Prosecutors in Japan have called for the death penalty against cult leader Shoko Asahara, who is accused of masterminding a nerve gas attack on the Tokyo subway in 1995.
Shoko Asahara claimed he was the messiah
Seven years since the trial began, the prosecution ended its case against Shoko Asahara on Thursday, although the verdict is not expected until mid-2003.
Mr Asahara - the founder of the Aum Shinrikyo, or Supreme Truth, movement - stands accused of a series of crimes which shocked Japan.
Nine members of Aum Shinrikyo have already been sentenced to death for their part in the Tokyo attack, which killed 12 people and left thousands ill.
The cult leader has pleaded not guilty to all but one of the 13 charges he faces, but has largely remained silent throughout the trial.
Deadly gas attack
Mr Asahara entered Tokyo District Court on Thursday morning flanked by police officers.
He sat in silence as the prosecution began its final arguments, even yawning at one point as the statements were read out.
The most serious charge against the 48-year-old cult leader, whose real name is Chizuo Matsumoto, is the deadly sarin attack on Tokyo's subway on 20 March 1995.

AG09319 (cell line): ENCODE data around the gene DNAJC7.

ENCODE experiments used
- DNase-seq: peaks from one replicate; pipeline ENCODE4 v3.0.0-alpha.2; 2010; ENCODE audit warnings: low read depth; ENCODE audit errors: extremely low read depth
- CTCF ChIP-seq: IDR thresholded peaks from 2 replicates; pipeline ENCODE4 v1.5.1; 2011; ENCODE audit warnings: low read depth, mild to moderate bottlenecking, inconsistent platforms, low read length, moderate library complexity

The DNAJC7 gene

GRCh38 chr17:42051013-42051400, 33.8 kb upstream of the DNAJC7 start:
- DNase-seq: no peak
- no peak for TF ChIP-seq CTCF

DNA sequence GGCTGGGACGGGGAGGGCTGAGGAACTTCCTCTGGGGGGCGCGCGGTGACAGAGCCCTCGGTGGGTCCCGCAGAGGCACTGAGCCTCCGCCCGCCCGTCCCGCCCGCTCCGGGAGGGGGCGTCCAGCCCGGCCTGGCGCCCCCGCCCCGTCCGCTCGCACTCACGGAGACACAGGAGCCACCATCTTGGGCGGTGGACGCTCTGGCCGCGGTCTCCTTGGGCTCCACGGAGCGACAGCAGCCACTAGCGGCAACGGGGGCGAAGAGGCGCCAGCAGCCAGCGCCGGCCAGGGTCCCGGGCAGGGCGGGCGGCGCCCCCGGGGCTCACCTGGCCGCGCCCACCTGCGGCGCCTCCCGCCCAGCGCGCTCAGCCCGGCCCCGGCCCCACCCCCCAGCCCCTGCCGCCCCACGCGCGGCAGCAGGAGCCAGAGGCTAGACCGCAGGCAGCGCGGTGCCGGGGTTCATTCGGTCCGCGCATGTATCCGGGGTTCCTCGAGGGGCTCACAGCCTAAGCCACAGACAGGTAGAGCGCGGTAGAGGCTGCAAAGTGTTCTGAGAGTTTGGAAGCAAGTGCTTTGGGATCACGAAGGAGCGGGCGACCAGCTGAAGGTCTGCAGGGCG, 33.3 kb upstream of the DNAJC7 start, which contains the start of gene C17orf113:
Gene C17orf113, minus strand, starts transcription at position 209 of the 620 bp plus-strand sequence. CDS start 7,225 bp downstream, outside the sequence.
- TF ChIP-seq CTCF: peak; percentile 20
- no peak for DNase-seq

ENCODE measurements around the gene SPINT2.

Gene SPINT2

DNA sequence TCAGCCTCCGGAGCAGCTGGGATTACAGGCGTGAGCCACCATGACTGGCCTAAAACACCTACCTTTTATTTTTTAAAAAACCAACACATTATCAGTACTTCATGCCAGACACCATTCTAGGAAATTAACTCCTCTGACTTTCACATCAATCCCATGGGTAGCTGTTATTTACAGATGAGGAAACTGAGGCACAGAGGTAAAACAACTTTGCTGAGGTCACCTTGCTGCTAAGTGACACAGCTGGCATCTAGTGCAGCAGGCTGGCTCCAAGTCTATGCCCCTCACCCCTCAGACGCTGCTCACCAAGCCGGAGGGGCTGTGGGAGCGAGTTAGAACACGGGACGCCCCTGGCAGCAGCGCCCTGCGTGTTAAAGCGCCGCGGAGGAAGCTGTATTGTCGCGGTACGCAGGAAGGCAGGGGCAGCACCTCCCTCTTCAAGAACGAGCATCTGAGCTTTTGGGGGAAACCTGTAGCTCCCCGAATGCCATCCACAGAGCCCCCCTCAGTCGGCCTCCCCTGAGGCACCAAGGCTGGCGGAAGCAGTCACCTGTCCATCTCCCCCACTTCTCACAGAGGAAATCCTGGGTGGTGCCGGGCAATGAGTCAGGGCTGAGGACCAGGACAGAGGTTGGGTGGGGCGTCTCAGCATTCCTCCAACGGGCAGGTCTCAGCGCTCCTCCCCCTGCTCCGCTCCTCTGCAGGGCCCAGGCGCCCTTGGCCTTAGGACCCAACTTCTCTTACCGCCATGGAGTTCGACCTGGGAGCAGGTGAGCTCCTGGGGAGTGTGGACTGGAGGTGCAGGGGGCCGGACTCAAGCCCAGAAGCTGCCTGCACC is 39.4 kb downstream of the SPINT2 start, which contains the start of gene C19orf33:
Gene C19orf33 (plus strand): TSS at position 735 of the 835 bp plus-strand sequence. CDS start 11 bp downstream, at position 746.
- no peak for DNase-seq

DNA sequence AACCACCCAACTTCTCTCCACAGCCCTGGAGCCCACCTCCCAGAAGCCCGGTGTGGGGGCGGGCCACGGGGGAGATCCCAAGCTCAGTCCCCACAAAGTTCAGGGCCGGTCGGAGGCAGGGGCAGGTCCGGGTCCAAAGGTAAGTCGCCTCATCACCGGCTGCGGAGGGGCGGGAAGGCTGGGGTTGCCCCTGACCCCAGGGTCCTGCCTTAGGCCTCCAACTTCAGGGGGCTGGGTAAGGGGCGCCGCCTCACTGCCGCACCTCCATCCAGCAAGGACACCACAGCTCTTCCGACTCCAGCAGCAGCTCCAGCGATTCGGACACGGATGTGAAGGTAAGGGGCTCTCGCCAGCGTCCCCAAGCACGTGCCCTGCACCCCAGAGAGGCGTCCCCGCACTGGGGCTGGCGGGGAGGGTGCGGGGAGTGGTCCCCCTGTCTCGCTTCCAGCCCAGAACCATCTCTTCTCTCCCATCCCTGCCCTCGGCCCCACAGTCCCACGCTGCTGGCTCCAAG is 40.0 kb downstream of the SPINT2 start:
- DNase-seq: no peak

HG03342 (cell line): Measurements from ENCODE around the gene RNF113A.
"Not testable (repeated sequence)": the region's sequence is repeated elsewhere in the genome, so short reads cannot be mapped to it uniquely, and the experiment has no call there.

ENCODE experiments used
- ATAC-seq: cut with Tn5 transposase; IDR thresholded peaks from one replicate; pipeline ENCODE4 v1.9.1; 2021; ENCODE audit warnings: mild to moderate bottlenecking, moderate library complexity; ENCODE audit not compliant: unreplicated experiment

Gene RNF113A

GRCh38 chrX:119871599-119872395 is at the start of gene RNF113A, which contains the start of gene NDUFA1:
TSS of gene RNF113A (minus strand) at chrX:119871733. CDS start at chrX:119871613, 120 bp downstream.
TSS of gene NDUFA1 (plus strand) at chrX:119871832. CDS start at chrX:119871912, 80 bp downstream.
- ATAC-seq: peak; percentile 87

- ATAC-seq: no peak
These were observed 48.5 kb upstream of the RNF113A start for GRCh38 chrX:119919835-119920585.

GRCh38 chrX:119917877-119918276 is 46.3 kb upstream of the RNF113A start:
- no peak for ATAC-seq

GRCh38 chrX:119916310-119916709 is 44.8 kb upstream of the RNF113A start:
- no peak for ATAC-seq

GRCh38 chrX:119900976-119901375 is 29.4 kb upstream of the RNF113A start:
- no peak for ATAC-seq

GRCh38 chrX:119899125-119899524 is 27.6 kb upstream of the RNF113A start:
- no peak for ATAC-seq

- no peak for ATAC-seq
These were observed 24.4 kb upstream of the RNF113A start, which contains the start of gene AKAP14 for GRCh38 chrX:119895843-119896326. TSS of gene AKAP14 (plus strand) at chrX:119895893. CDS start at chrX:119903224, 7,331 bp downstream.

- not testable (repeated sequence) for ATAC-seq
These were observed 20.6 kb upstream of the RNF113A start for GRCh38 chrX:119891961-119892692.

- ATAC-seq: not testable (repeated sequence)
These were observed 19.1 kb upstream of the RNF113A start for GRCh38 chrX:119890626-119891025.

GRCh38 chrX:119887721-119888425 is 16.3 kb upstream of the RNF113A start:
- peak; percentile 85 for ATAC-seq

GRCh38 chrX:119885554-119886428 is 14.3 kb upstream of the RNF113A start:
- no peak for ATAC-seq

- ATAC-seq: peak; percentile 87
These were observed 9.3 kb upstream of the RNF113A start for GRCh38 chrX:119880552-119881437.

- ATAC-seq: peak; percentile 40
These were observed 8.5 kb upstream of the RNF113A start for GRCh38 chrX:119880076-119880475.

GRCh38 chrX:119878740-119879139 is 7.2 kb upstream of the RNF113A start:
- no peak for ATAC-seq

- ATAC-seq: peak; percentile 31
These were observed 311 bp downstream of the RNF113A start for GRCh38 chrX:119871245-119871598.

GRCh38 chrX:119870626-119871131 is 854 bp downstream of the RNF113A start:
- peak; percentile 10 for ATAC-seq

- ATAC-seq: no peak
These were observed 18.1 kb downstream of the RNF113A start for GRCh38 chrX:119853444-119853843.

Despite the lengthy trial, there is still great public interest in the case
The attack targeted stations close to central government offices during the morning rush hour.
Former cult members have said the attack was intended to overthrow the government and lead to Armageddon.
Mr Asahara has also been accused of ordering the murder of the entire family of an anti-Aum lawyer in 1989, as well as another sarin attack in Nagano in 1994, which killed seven people.
He has also been charged with a series of assaults and kidnappings, as well as illegal arms production.
Prosecutors say he was involved in a total of 26 deaths altogether.
Mr Asahara founded the Aum Shinrikyo cult in 1984, and by the 1990s he claimed 10,000 loyal followers.
He told them he was the reincarnation of Shiva, the Hindu god of destruction.
Correspondents say Mr Asahara's trial highlights Japan's notoriously slow judicial process.
Criminal trials often go on for years because of long breaks between each court session.
Mr Asahara's trial has been further hampered by the large number of crimes he has been accused of, as well as the complexity of the evidence put forward.
The defence team is set to make its final statements in October, but correspondents sat the final verdict may still be months away.